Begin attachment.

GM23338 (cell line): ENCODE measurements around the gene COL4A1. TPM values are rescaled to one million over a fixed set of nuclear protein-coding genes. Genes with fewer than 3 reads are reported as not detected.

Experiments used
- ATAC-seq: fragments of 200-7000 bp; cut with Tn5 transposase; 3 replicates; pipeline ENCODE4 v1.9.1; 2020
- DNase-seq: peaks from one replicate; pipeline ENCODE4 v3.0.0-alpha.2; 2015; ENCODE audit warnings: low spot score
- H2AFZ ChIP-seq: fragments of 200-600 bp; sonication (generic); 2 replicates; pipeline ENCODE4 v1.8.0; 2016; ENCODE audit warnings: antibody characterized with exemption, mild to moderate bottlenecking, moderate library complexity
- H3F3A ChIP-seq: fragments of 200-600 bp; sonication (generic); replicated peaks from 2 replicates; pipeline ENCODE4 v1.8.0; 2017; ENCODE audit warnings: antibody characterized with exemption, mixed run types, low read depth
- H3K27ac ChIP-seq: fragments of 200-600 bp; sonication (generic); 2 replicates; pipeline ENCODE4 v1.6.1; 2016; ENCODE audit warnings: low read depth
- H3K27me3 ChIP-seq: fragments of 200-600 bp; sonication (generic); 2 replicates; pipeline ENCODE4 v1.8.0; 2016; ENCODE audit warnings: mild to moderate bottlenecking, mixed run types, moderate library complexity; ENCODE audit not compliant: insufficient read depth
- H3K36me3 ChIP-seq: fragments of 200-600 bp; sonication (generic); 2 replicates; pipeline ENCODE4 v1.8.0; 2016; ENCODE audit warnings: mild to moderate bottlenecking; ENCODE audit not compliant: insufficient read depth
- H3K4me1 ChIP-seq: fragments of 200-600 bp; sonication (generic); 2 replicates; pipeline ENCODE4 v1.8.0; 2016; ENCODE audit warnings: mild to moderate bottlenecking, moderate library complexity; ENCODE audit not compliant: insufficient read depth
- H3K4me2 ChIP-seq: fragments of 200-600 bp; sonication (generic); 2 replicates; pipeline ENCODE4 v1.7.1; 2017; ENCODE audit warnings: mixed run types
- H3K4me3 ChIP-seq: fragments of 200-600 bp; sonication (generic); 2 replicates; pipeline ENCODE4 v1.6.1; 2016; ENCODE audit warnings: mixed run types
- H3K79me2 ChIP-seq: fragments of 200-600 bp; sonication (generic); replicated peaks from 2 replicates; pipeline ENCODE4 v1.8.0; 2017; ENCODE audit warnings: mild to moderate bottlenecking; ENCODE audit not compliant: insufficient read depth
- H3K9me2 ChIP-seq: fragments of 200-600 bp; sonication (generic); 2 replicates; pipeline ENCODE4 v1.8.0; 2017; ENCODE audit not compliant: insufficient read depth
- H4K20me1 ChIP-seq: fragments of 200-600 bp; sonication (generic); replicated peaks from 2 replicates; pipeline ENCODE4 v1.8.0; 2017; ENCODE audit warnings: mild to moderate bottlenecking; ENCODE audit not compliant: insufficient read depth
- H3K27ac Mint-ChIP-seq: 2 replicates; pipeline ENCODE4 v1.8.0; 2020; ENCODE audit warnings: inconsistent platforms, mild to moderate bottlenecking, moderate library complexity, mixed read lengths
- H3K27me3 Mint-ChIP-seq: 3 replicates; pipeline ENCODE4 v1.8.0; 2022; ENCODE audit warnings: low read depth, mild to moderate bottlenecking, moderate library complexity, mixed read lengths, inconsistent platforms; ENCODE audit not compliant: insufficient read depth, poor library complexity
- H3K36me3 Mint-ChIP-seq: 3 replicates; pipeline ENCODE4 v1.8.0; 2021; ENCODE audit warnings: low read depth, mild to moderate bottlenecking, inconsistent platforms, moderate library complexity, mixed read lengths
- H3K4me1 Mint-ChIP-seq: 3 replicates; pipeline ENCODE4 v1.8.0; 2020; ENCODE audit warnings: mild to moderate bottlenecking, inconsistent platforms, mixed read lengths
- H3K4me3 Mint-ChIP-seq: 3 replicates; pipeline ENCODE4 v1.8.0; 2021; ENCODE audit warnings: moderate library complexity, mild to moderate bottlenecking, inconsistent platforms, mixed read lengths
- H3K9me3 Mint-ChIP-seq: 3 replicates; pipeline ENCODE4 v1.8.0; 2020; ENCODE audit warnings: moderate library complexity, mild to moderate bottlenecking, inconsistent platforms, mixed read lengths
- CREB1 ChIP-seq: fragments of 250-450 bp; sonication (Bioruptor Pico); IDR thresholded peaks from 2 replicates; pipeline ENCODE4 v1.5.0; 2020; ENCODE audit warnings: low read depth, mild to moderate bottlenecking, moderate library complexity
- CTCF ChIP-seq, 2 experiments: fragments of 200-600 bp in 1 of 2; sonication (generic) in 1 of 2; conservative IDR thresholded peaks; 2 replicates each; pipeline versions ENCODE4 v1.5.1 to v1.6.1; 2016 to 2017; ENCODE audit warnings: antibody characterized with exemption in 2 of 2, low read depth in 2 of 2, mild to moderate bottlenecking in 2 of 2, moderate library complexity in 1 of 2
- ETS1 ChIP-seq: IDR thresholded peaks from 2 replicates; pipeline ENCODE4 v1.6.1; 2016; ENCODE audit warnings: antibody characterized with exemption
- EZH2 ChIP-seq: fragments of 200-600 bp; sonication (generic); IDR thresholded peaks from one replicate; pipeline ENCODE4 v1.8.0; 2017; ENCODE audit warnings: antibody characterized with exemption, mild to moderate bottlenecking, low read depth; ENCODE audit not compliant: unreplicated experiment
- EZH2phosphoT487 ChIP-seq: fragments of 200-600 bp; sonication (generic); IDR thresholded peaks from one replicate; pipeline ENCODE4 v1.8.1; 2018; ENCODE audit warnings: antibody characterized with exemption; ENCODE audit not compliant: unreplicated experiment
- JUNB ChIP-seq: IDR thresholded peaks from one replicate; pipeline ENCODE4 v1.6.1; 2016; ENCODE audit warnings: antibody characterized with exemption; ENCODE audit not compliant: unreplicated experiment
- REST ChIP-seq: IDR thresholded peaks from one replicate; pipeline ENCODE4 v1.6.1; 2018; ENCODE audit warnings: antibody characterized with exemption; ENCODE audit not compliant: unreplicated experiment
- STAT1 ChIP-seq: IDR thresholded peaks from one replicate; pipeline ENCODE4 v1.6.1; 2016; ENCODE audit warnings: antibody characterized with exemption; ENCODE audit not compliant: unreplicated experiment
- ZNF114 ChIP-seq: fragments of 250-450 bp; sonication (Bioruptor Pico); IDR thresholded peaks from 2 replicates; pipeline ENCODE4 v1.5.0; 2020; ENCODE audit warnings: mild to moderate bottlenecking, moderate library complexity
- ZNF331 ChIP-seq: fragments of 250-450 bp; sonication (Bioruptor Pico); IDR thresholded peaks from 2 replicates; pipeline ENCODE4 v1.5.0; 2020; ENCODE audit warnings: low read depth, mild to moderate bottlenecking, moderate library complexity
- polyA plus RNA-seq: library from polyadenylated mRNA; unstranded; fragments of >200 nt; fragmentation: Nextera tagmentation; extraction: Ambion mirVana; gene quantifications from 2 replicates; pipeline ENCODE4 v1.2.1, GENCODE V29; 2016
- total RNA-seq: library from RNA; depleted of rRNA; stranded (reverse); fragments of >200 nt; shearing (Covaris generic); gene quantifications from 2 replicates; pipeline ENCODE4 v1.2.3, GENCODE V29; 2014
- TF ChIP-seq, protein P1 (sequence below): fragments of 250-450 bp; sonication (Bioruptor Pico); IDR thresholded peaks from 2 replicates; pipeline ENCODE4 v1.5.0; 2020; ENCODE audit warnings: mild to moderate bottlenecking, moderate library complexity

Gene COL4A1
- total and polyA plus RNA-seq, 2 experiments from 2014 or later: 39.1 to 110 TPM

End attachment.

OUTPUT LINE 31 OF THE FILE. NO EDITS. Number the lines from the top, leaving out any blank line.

- ZNF331 ChIP-seq: fragments of 250-450 bp; sonication (Bioruptor Pico); IDR thresholded peaks from 2 replicates; pipeline ENCODE4 v1.5.0; 2020; ENCODE audit warnings: low read depth, mild to moderate bottlenecking, moderate library complexity